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Willy @ The Real Estate Project

Making Real Estate Happen

What Is The Future Of Real Estate For 2021?

That's a very good question. 
Depending where you live in the United States can have different outcomes. 
I'm currently living in California, but because of the train wreck of California politics, I will be moving. 
We also have a new President and Vice President. Both of who are know for their extreme Left thinking policies. Kamala Harris was the AG for California a few years back and when I contacted her office for help on a situation with an out of state company that was hiring agents to perform Broker Price Opinions for them, they would not pay the people. Her office was not interested in my complaint. I got a letter back from them that I wished I had saved it. Because I was a small business and would not be a benefit or value to Ms. Harris's political ambitions, they were basically not interested in helping me. I was kicked to the curb. I'd like to kick her to the curb. 
Enough of my political ranting. Back to the subject. 
With COVID running rampant, government demanding businesses close, people being told to stay home and no one working, no one has any form of income. Bills are not being paid, mortgages and rents are not being paid. Investors of rental properties can not evict non-paying tenants. Lenders have been told that they can not foreclose on properties. But the day of reckoning is around the corner. Depending on where you live, there are judicial and non-judicial foreclosures. This dictates whether a lender must first file a Notice Of Default (NOD) first, giving the homeowner or investor to bring their defaulted payments current or if the lender can skip the NOD requirement and go straight to the foreclosure. 
Home prices seem to be stable and in some areas even increasing slightly. But are we hedging on another real estate bubble ready to pop? Several investors I know and have watched online are all indicating a collapsing real estate market. The market will flood with REO's causing values to plummet.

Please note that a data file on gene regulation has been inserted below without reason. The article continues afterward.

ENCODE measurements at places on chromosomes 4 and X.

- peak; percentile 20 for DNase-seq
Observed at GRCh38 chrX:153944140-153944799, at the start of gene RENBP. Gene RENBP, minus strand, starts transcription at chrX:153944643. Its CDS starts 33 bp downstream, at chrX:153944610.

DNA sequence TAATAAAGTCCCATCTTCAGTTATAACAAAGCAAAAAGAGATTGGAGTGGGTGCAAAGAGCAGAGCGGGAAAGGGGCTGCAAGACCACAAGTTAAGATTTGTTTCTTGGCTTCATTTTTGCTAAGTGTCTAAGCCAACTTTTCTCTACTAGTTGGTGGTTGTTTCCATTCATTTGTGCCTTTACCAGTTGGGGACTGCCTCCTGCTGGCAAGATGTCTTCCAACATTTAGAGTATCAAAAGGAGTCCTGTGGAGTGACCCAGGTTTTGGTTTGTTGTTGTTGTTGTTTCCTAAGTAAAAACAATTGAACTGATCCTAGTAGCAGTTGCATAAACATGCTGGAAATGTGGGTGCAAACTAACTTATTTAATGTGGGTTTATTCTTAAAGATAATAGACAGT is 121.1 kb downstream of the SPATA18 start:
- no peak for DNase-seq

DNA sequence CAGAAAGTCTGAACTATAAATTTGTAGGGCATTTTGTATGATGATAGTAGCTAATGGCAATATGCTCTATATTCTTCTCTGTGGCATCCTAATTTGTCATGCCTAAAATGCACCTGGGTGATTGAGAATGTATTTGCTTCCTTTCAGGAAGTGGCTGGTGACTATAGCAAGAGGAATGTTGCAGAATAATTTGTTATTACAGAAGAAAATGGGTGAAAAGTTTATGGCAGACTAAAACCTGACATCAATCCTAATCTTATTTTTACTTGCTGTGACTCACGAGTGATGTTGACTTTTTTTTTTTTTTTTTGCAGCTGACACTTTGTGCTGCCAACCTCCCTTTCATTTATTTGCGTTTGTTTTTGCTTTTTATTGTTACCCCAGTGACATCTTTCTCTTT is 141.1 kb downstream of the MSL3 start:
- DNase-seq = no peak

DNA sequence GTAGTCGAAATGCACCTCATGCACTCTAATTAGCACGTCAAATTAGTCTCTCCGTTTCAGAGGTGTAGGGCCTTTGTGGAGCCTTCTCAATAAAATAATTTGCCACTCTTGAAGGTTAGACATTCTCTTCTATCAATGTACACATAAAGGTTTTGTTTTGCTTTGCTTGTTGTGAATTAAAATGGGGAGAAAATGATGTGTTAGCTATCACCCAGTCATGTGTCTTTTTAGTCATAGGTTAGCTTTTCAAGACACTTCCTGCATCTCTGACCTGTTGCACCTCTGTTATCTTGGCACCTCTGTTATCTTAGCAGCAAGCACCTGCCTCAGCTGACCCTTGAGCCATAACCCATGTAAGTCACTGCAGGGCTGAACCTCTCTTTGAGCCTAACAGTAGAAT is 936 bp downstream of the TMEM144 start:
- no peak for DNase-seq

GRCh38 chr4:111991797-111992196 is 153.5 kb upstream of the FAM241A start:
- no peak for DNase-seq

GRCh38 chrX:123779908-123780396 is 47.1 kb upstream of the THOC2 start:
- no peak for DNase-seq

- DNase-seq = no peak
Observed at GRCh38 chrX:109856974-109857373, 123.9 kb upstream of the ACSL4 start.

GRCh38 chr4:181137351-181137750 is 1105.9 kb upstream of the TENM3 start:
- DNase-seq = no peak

If all this comes true, you'll want to have cash to start grabbing up properties. You'll want to get to potential sellers before the lender is able to close on a foreclosure. Let potential sellers know that if they let their property get foreclosed on that it will impact their credit history. Educate these pre-foreclosure sellers about signing over deeds to their property to you to avoid impacting their credit. Some may even be willing to just sign over a deed and walk away. If they are slightly hesitant, offer them moving money. But always enforce that if you take possession of their property that you are also taking care of their defaulted mortgage liabilities. Yeah I know, the majority if not all home loans have a "due on sale" clause. But let me tell you, the majority of lenders will turn a blind eye to that once you start waving cash in front of their face.  
If you are an investor sitting on some properties, and have not defaulted on the mortgage, don't panic and hold on to your property(ies). The values may go down, but they always rebound. Sometimes creating an even stronger growth market.            

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